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Miller Lab

Wild type (left) and gls mutant (right) Volvox carteri adults

Wild type (left) and gls mutant (right) Volvox carteri adults

Our group uses the multicellular green alga Volvox carteri to study mechanisms of cellular differentiation, and how they evolve. V. carteri possesses ~2000 cells but just two cell types: large reproductive cells called gonidia, and small, motile somatic cells. Gonidial and somatic cell precursors are set aside when a subset of blastomeres undergo visibly asymmetric cell divisions during embryogenesis. The larger progeny produced by these divisions become reproductive cells, or gonidia, which act as asexual stem cells that ultimately produce the next generation of gonidia and somatic cells, while the smaller cells ultimately differentiate into bi-flagellate somatic cells that provide the organism motility but never divide.

Most research in our lab aims to better understand two important aspects of V. carteri development. First, we want to know how asymmetric cell divisions are regulated—why certain cells undergo them while others do not, and how the division plane is shifted off center to produce cells that differ in size. Proper control of cell division symmetry is crucial for all plants and animals to develop normally, yet relatively little is known about the mechanisms that determine where division planes are placed.   We are using V. carteri mutants defective for asymmetric division (called Gonidialess, because they fail to make large cells that can become gonidia) to clone genes required for asymmetric division; analysis of these genes should yield important insights into how asymmetric division is controlled in V. carteri. So far we have cloned one gls gene, glsA, which encodes an embryo-specific, J-protein chaperone (GlsA) that localizes to the nucleus and is ~equally abundant in all blastomeres, those that divide symmetrically as well as asymmetrically. GlsA interacts with another chaperone, Hsp70A, which is enriched in the blastomeres that cleave asymmetrically. We hypothesize that GlsA and Hsp70A regulate the activities of transcription factors that control downstream genes required for asymmetric division, and we also hypothesize that relative Hsp70A abundance determines which cells will divide asymmetrically.  Current projects in the lab aim to reveal how Hsp70A becomes asymmetrically distributed in the embryo, to identify and characterize other proteins that GlsA interacts and functions with, to clone and characterize additional gls genes.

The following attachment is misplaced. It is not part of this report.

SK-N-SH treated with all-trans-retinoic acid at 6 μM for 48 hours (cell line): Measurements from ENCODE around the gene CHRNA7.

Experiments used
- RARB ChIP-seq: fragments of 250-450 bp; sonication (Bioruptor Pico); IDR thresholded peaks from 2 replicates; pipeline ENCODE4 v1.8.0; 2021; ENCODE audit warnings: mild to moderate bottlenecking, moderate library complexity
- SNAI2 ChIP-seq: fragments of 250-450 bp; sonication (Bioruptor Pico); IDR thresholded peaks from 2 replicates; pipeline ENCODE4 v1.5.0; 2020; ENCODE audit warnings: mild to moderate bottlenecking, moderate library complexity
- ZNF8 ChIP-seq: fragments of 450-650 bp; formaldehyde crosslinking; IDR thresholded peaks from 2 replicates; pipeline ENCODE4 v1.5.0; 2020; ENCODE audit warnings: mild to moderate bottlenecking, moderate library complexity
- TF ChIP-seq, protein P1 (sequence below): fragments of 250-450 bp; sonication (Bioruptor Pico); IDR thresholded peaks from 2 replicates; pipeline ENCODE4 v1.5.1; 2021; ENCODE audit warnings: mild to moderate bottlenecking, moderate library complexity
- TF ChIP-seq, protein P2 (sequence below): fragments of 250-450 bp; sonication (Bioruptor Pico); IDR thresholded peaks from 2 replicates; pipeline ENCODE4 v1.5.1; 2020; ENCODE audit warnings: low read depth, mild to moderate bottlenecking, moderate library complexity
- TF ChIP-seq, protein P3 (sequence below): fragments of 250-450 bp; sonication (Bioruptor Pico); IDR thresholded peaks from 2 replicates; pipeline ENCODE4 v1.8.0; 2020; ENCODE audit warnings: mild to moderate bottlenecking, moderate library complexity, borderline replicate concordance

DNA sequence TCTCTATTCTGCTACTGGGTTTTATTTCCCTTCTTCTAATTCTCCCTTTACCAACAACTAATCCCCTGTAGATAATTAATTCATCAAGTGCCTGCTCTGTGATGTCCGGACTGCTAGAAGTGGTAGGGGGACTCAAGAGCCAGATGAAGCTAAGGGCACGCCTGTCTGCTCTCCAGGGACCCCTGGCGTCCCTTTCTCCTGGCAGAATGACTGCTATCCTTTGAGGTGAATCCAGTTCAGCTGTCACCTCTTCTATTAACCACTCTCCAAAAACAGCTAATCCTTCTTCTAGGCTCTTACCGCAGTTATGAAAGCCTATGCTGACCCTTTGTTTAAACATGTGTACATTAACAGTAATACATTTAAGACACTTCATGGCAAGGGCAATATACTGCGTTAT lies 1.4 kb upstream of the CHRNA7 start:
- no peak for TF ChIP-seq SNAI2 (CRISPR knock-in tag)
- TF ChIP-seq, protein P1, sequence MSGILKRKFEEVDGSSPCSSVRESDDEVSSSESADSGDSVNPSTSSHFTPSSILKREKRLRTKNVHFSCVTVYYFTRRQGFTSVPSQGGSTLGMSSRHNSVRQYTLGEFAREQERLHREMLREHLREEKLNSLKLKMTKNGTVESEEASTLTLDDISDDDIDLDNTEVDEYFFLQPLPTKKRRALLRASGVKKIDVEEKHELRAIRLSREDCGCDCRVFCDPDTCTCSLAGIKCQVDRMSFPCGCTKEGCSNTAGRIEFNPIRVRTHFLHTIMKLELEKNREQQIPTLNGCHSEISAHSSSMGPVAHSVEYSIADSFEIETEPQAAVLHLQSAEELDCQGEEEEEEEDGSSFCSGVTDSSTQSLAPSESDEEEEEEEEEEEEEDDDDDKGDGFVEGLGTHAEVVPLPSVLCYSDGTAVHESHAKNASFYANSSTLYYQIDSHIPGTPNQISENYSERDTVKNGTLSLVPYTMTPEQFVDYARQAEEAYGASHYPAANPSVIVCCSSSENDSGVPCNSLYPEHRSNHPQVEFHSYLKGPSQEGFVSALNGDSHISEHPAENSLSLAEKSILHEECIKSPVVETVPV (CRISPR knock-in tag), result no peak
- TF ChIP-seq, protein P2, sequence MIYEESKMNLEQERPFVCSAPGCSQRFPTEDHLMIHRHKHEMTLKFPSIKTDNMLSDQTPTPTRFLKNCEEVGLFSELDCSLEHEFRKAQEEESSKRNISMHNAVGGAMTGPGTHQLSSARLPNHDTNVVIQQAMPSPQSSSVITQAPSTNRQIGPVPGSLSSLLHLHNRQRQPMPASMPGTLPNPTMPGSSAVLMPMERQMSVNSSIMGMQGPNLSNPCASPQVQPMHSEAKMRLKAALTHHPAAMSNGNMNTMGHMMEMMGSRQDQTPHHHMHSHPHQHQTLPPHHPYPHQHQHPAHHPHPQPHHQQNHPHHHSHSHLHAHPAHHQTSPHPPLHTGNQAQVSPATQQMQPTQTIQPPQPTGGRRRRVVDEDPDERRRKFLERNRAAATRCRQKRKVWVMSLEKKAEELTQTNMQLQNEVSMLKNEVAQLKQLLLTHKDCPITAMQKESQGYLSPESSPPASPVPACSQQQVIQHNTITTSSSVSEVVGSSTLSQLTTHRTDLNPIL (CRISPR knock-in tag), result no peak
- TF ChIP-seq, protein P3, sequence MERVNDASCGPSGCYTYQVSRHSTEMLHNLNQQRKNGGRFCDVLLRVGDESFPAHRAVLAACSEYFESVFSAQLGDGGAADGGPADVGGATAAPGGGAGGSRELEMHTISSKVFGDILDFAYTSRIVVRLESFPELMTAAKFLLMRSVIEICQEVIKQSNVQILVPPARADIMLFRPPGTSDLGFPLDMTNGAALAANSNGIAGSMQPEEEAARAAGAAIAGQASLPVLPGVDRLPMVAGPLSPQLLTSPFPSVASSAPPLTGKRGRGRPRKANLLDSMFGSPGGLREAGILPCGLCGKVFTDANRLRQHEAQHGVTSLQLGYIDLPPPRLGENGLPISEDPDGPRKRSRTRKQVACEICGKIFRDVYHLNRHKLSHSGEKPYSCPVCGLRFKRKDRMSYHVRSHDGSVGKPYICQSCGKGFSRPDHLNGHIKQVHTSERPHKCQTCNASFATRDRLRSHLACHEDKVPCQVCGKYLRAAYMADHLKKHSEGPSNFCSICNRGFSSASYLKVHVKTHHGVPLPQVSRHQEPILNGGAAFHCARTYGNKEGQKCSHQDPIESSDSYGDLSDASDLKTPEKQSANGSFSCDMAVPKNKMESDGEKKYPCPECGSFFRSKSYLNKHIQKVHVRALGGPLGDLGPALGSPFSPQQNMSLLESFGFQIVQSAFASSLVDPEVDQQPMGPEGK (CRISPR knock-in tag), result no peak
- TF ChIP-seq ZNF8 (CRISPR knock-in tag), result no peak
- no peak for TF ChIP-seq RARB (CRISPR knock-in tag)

regA mutant before (left) and after (right) somatic cell regeneration

regA mutant before (left) and after (right) somatic cell regeneration

Our second major goal is to understand how the somatic cell fate is maintained in V. carteri, and how it evolved. The key to these studies is the somatic regenerator, or regA gene. regA mutants develop normally through the first day of the two-day life cycle, forming gonidia and somatic cells as in the wild type, but the somatic cells dedifferentiate, enlarge, and become gonidia. Thus regA is required to maintain the repression of growth and cell division in somatic cells. regA encodes a nuclear protein (RegA) that is enriched in the types of amino acids normally abundant in transcriptional repressors, and it also possess a ~110-aa VARL domain (Volvocine Algal RegA like) that resembles the DNA-binding SAND domain that has been identified in a number of plant and animal transcription factors. We are testing the idea that RegA can repress transcription, and we also aim to determine if it can bind DNA, and if so, what its direct targets are. In addition, we are analyzing several regA-related genes from V. carteri and the related unicellular alga, Chlamydomonas reinhardtii. Learning more about these genes, and about regA, should tell us how certain cells differentiate as, and remain as somatic cells, and how the somatic cell fate arose in the first place.